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How This Rural District is Making the Most of Classroom Data

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August 16th, 2018

One of Washington’s fastest-growing school districts, Yelm Community Schools (YCS) serves the communities of Yelm, McKenna, the Bald Hills, the Nisqually Indian Reservation, and parts of the Lacey suburbs. YCS offers a welcoming, safe, student-centered, and collaborative learning environment and is expected to reach 6,300 students by 2023.

Under the district’s current strategic plan, YCS is working toward the achievement of five specific goals:

  1. Become an exemplary school district on all academic performance measures
  2. Put every student, starting in kindergarten, on a path to graduation, continuing education, and work
  3. Equip classrooms with the technology necessary to achieve at exemplary levels
  4. Recruit and retain a committed and highly trained work force
  5. Successfully manage current and future growth

In partnership with parents, students, and community leaders, YCS staff members are dedicated to helping all students achieve their full learning potential. The district has more than 1,300 active volunteers and receives more than $60,000 annually through a Business Partners Program, plus over $100,000 for its Dollars for Scholars Program for graduating seniors.

YCS wasn’t always driven by formative data like it is today. Things started to change in December 2015, when officials attended the Washington Educational Research Association’s annual conference and saw a presentation by the school district in Spokane.

When the State of Washington started using Smarter Balanced for assessments in the 2014-15 school year, student outcomes at YCS dropped dramatically. Educators and administrators in Yelm realized that they needed to focus on rigor and find a way to track data on standards using formative assessments.

From December 2015 to early 2016, Sullivan and her team researched Illuminate Education and other assessment data platform providers including Renaissance, Star, IReady, Alex, and Apex Learning.

“We were looking for a platform that offered robust tools for each level of decision making and provided immediate feedback without the need for manual entry, which would enable us to work with students from kindergarten through high school,” says Kimberly Sullivan, director of assessment at YCS. “Illuminate DnA, along with its partnership with FastBridge Learning, met all of our needs and more.”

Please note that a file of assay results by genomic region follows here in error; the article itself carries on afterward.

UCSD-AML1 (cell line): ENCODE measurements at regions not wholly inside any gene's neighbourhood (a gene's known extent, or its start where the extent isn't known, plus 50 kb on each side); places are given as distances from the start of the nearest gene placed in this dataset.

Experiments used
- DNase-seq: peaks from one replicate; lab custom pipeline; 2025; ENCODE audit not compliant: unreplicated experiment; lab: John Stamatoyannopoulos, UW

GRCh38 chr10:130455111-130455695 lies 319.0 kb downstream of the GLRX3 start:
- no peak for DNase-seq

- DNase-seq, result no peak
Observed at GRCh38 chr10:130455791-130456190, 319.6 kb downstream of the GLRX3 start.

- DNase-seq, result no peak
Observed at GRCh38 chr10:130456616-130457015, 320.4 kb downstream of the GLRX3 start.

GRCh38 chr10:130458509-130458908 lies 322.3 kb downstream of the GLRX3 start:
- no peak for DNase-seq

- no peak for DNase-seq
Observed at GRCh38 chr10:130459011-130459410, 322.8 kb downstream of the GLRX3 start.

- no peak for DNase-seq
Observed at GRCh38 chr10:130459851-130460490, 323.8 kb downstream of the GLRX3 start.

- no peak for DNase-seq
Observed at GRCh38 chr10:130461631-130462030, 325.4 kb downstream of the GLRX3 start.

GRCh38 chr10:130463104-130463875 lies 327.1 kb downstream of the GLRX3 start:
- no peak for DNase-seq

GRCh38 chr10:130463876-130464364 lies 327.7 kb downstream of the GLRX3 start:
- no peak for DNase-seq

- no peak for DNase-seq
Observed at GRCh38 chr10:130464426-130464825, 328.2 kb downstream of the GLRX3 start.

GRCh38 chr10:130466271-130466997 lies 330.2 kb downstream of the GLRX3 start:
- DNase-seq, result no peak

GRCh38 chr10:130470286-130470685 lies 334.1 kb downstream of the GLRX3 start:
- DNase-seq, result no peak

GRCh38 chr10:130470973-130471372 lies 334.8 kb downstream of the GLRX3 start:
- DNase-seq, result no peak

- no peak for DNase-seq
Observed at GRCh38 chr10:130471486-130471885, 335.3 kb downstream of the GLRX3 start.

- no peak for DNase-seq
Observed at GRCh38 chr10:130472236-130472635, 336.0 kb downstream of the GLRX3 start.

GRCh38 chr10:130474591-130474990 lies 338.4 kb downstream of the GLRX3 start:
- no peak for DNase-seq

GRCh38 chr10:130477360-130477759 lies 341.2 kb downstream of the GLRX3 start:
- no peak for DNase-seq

Sullivan presented her recommendation to the district cabinet as a comparison between what Illuminate DnA could deliver versus what was currently happening at YCS. She demonstrated that the new assessment platform, in addition to providing actionable insights that informed valuable modifications in instruction, could cut down on the time spent testing and progress monitoring. What took 600 minutes with MAP and DIBELS testing, for example, could be done in 200 minutes with Illuminate DnA.

The adoption of Illuminate DnA changed the way professional learning communities (PLC) worked at YCS by supporting efforts to expand the use of ongoing formative assessments and conducting regular data meetings. District officials believed that more open communication among educators and administrators might put things on the right course. Teachers were encouraged to share their data and talk about it out in the open instead of keeping it private like they had in the past.

After its first full year with Illuminate DnA, YCS saw significant growth in many areas. For example, the third grade team at a particular school realized a 20 percentage point increase in student proficiency from the previous year. “This team is dynamite,” says Sullivan. “They’re laser focused on standards and we’re using them as a model for the whole district.”

For the future, YCS officials are considering ways in which data can help them develop an early warning system, combined with a multi-tiered system of supports, to help specific students who might otherwise fall through the cracks. “We want to start looking at behavioral data, such as attendance, and explore its relationship to academic performance,” Sullivan says. “That kind of problem-solving is the real value of Illuminate DnA.”

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